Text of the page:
5 Arabs Made It Onto Time Magazine’s ‘100 Most Influential People’ List

BAZAAR  Here are this year’s Middle Eastern role models…

Time magazine has released their annual list of the world’s 100 most influential public figures. The list is known to recognise the work of the pioneers and changemakers of the moment, spanning aritsts, world leaders, entrepreneurs, entertainers, activists and athletes. A spot on the list is a highly coveted honour, which was just bestowed upon these five trailblazing Arabs…

Rami Malek

“He’s understated and kind, complicated and relatable; he’s downright mercurial.”

Hardly a surprising pick, since the past twelve months have marked the year of Rami Malek. The Egyptian-American actor went from strength to strength, starring as Freddie Mercury in Bohemian Rhapsody and picking up a Best Actor Golden Globe, BAFTA and Academy Award for his critically acclaimed performance, gaining his status as the first-ever Arab to win the latter award. One of two Egyptians featured on the list,

Oscar-nominated actor Robert Downey Jr praised the efforts of immigrant parents in his tribute to Malek: “Mighta just been destiny … more likely it’s yet another testament to hardworking immigrants raising their kids right and pushing our culture toward the light.”



Crown Prince Sheikh Mohamed bin Zayed bin Sultan Al-Nahyan

“A long-term thinker”

Abu Dhabi’s Crown Prince appeared in the leaders category alongside other game-changing rulers of today. HH Sheikh Mohamed bin Zayed was honoured for his strong decision-making and thougtful strategies that influence many other world leaders.

Ryan Bohl said of His Highness: “His penchant for risk taking has inspired imitators.”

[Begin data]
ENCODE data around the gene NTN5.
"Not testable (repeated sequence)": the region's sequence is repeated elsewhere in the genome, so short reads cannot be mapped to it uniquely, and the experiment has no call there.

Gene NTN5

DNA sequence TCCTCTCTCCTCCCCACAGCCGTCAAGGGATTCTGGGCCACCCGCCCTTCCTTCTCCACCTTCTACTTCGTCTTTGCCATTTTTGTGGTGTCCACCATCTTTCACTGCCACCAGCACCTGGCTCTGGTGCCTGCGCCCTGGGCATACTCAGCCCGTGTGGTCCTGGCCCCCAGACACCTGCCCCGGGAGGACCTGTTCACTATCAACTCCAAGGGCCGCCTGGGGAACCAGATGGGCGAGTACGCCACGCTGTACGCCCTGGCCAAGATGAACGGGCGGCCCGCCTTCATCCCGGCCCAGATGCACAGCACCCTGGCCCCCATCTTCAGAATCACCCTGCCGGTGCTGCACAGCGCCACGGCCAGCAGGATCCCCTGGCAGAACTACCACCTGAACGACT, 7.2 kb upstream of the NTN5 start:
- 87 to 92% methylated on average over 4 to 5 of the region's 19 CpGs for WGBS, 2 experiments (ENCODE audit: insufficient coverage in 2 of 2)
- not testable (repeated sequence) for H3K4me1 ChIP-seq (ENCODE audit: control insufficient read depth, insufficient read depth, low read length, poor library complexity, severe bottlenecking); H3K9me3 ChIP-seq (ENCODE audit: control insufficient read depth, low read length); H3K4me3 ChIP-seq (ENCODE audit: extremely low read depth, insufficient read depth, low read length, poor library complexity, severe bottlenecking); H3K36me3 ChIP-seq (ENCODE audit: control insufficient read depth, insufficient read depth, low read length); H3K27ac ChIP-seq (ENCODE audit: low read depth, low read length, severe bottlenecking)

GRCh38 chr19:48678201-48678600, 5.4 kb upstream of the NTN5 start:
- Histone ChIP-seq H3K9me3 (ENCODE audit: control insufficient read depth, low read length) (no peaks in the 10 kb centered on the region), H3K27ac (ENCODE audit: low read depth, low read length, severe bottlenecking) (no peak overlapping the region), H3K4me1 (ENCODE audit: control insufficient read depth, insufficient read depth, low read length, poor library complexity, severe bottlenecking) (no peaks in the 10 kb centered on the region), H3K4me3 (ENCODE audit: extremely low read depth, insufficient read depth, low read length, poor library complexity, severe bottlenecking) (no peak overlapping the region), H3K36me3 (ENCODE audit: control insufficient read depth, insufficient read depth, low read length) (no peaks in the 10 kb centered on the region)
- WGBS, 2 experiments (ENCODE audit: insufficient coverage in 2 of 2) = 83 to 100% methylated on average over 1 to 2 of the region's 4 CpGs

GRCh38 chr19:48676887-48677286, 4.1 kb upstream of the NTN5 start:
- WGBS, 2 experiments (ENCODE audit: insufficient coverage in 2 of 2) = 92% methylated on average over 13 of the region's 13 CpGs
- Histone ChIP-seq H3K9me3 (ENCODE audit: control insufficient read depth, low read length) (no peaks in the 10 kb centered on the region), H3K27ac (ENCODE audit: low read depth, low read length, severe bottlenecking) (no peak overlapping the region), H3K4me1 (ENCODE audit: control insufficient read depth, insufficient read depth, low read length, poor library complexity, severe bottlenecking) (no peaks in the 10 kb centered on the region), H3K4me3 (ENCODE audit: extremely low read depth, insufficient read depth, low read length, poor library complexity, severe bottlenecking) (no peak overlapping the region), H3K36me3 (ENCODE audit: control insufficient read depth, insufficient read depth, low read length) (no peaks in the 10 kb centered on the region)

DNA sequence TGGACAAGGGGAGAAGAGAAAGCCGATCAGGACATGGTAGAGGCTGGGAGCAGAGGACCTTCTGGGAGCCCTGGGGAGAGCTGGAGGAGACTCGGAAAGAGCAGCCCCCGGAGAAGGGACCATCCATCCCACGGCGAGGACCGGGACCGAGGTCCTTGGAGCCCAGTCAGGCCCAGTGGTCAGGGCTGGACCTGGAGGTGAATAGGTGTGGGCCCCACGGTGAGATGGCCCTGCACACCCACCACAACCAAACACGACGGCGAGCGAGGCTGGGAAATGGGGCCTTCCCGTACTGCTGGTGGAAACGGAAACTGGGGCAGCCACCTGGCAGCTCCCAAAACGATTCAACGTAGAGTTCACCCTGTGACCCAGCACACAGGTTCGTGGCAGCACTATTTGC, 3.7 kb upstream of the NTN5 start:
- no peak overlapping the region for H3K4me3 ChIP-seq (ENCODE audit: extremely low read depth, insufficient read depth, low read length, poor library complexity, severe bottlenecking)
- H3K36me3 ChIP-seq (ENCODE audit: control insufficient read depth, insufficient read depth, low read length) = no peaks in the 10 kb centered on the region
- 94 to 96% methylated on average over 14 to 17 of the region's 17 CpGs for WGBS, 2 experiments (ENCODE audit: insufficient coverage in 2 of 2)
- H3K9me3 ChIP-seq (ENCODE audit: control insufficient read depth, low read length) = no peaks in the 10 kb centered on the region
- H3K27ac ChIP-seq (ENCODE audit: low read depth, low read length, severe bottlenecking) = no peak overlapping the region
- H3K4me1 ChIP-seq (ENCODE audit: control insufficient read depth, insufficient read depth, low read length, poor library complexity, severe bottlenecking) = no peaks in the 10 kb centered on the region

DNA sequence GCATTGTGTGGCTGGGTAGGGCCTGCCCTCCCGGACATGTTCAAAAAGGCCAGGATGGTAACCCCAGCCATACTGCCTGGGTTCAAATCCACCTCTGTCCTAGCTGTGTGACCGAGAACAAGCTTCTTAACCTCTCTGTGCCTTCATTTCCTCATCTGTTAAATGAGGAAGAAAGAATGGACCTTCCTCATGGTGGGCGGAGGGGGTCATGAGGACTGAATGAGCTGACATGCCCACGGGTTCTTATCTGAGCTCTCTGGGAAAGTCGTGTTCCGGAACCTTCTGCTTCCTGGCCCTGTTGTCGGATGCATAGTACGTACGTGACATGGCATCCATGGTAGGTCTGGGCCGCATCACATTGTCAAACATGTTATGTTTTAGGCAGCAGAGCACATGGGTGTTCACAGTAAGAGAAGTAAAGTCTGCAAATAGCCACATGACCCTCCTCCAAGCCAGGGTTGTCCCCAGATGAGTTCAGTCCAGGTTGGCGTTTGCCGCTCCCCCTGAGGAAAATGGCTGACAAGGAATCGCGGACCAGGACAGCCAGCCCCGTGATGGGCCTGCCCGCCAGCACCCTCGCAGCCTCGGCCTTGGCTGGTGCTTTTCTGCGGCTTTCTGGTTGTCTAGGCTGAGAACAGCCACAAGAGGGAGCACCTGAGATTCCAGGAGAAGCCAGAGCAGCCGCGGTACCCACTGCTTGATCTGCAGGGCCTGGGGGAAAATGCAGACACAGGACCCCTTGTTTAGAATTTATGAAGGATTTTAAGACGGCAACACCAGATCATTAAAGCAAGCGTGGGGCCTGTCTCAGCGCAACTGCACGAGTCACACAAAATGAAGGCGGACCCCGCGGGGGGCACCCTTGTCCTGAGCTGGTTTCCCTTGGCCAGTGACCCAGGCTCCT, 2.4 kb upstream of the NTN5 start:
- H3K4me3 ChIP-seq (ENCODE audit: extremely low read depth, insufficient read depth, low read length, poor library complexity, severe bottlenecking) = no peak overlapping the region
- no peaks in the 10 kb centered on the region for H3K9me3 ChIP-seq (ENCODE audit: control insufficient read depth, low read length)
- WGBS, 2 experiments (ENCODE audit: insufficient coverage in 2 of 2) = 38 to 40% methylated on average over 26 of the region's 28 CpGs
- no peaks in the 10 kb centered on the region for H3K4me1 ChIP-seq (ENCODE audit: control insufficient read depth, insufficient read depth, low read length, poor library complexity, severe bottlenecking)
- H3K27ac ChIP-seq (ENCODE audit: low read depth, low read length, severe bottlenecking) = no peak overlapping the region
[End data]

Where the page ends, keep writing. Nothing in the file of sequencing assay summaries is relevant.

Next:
Loujain Al Hathloul 

“A model of Saudi womanhood”

Gracing the icons category alongside the likes of Lady Gaga and Michelle Obama, Saudi women’s rights activist Loujain Al Hathloul was honoured for her human rights work and efforts to reform laws for Saudi women, famously challenging the driving ban on women, campaigning for women’s right to run for office and petitioning for their right to travel. Ranking third on 2015’s list of the Top 100 Most Powerful Arab Women, she’s never one to back down to social constraints.

Sarah Leah Whitson wrote of her, “The Saudi people owe a huge debt of gratitude to Loujain al-Hathloul. When Crown Prince Mohammed bin Salman promised to modernize the kingdom, the most celebrated change, allowing women to drive in June 2018, was built on the fearless, longtime efforts of activists like Loujain.”


Mo Salah

“An iconic figure for Egyptians, Scousers and Muslims the world over”

Mo Salah has more than earned his status as one of the world’s best football players, consistantly breaking records and bringing pride to both Egypt and Liverpool. Known for his infectious warmth and charisma, his success has made him no less humble and amiable. One of the six figures to nab a cover, he professed the need for change in the treatment of women in his culture in his Time cover interview; he stated, “”I think we need to change the way we treat women in our culture. It’s not optional.” A feminist champion as well as a football champion?

HBO host John Oliver said of him, “As a footballer, he plays with an infectious joy. I’ve always wondered what it would feel like to be able to play as well as him, and watching his face light up after he does something incredible, you get the reassuring sense that it’s exactly as fun as you’d want it to be.”


Radhya Al-Mutawakel

“One of the truly courageous among us”

Yemeni defender of human rights and the second Arab women to make the list, Radhya Al-Mutawakel, also took a spot in the icons category. She works to shed light on the conflict and consequent humanitarian crisis in Yemen, bringing the critical issue to the global stage when speaking at the UN or writing for a whole host of media outlets. She co-founded Mwatana Organisation For Human Rights, an organisation aiming to protect human rights in Yemen.

Bernie Sanders, the prominent US Senator and presidential candidate, delcared in his Time piece, “Radhya and her colleagues face risks every day to uncover the human costs of war. For leading this work, Radhya Almutawakel deserves recognition as one of the truly courageous among us.”


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